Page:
L2 voice recognition: The role of speaker-, listener-, and stimulus-related factors

Drozdova, P., Van Hout, R., & Scharenborg, O. (2017). L2 voice recognition: The role of speaker-, listener-, and stimulus-related factors. The Journal of the Acoustical Society of America, 142(5), 3058-3068. doi:10.1121/1.5010169.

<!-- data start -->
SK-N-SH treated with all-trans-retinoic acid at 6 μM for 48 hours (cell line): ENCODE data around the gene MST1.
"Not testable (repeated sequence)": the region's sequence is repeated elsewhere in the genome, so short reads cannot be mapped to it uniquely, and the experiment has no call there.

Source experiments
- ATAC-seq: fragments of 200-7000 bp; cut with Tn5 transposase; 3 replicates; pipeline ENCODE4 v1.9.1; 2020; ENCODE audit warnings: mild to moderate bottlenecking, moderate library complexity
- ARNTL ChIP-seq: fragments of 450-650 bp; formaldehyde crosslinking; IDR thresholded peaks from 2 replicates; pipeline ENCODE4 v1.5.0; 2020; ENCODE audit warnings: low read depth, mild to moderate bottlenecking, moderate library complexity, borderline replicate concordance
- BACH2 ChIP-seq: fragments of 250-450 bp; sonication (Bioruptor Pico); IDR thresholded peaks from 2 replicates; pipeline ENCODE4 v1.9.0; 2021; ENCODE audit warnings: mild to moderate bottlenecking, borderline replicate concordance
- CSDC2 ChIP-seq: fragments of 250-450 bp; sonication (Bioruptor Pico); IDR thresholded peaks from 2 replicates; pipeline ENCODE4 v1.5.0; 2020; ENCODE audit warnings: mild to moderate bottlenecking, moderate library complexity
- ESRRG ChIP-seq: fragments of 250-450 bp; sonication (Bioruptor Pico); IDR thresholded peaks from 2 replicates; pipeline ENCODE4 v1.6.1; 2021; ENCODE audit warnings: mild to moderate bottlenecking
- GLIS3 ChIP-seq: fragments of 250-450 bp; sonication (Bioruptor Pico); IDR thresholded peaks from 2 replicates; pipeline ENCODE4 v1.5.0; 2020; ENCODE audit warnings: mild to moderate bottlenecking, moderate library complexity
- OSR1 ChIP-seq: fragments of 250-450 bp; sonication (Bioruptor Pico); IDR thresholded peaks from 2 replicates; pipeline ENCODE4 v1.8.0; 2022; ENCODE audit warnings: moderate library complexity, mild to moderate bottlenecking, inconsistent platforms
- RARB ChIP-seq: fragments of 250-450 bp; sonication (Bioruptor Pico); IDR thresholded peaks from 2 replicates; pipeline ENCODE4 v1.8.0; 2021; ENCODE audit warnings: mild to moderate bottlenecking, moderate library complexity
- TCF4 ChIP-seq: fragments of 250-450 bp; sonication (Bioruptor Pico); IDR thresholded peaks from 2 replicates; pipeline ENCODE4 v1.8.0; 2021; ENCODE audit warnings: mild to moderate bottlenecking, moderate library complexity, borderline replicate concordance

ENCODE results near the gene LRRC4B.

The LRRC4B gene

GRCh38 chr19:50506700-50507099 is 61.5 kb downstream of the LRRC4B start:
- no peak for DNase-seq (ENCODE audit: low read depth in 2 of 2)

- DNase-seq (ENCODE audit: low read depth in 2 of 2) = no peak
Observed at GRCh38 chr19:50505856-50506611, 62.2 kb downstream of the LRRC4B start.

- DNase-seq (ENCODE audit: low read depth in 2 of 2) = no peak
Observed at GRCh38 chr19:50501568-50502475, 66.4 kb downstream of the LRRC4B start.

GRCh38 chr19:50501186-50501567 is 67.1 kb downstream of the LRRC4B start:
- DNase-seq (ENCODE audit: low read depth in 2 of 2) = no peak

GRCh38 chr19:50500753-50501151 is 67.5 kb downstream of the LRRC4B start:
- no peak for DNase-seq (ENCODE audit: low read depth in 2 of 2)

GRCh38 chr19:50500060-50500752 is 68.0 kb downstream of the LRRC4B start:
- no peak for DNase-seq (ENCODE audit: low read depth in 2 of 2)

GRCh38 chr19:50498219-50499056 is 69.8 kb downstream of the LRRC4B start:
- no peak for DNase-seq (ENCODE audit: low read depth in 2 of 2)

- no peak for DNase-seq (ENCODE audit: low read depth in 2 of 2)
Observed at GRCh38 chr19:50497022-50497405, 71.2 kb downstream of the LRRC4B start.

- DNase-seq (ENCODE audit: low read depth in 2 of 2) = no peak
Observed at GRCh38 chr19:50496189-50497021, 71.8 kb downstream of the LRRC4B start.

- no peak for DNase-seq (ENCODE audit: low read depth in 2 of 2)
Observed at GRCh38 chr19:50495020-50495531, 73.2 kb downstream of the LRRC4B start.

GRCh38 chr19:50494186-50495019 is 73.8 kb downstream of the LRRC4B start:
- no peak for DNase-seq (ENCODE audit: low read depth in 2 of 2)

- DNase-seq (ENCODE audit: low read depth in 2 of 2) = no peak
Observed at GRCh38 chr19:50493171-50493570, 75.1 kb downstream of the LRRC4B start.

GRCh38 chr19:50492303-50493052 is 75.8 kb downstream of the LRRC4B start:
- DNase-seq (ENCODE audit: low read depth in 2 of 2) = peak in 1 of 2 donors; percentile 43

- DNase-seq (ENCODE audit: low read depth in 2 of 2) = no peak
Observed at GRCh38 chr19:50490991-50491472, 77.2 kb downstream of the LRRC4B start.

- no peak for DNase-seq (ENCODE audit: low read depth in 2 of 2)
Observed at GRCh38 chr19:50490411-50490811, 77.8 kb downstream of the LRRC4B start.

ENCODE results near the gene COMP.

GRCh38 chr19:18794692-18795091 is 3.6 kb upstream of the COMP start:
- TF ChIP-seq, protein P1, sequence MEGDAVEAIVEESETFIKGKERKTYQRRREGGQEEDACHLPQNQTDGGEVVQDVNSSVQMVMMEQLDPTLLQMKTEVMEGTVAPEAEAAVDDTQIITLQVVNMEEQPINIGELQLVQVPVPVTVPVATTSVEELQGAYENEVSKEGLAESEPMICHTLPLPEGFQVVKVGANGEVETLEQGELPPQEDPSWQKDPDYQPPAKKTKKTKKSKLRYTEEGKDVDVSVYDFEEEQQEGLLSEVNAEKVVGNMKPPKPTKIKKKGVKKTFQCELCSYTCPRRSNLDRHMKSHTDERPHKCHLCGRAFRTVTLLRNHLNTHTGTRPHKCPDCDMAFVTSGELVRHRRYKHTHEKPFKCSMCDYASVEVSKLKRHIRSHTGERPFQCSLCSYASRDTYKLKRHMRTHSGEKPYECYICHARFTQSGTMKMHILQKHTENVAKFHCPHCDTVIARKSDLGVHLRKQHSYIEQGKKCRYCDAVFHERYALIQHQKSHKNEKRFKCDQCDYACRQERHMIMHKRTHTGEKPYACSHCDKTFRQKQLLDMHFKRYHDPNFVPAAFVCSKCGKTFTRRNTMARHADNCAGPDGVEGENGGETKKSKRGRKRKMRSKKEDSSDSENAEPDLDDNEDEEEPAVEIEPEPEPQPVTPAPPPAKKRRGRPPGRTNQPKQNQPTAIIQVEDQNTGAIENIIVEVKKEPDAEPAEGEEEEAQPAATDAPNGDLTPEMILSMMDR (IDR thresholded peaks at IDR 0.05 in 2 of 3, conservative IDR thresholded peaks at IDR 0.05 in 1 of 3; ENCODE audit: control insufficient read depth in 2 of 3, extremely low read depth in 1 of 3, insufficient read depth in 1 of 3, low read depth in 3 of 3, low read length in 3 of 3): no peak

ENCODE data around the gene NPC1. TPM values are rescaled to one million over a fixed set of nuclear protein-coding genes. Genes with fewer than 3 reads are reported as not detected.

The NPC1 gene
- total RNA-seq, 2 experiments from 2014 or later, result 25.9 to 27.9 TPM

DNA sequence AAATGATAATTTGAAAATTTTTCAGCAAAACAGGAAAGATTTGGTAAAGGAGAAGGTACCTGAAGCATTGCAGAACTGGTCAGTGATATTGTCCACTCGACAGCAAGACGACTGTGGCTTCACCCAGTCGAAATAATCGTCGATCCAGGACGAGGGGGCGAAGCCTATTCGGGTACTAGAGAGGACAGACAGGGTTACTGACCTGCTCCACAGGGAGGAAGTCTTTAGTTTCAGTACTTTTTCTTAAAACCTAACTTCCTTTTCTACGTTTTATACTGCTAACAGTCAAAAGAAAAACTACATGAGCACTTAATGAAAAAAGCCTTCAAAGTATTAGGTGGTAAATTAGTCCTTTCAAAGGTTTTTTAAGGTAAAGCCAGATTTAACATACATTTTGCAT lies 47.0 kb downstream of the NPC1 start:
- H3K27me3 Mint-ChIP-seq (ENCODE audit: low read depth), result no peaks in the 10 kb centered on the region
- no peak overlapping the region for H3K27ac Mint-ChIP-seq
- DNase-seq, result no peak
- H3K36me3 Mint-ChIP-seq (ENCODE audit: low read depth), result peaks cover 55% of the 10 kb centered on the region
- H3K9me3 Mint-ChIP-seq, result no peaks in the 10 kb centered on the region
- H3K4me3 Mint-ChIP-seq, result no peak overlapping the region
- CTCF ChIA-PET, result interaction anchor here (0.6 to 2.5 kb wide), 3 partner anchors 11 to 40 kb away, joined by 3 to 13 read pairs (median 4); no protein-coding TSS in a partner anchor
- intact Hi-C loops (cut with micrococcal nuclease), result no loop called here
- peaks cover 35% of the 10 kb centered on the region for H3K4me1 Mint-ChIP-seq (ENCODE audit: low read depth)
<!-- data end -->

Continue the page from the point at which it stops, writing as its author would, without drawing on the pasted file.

Previous studies examined various factors influencing voice recognition and learning with mixed results. The present study investigates the separate and combined contribution of these various speaker-, stimulus-, and listener-related factors to voice recognition. Dutch listeners, with arguably incomplete phonological and lexical knowledge in the target language, English, learned to recognize the voice of four native English speakers, speaking in English, during four-day training. Training was successful and listeners' accuracy was shown to be influenced by the acoustic characteristics of speakers and the sound composition of the words used in the training, but not by lexical frequency of the words, nor the lexical knowledge of the listeners or their phonological aptitude. Although not conclusive, listeners with a lower working memory capacity seemed to be slower in learning voices than listeners with a higher working memory capacity. The results reveal that speaker-related, listener-related, and stimulus-related factors accumulate in voice recognition, while lexical information turns out not to play a role in successful voice learning and recognition. This implies that voice recognition operates at the prelexical processing level.
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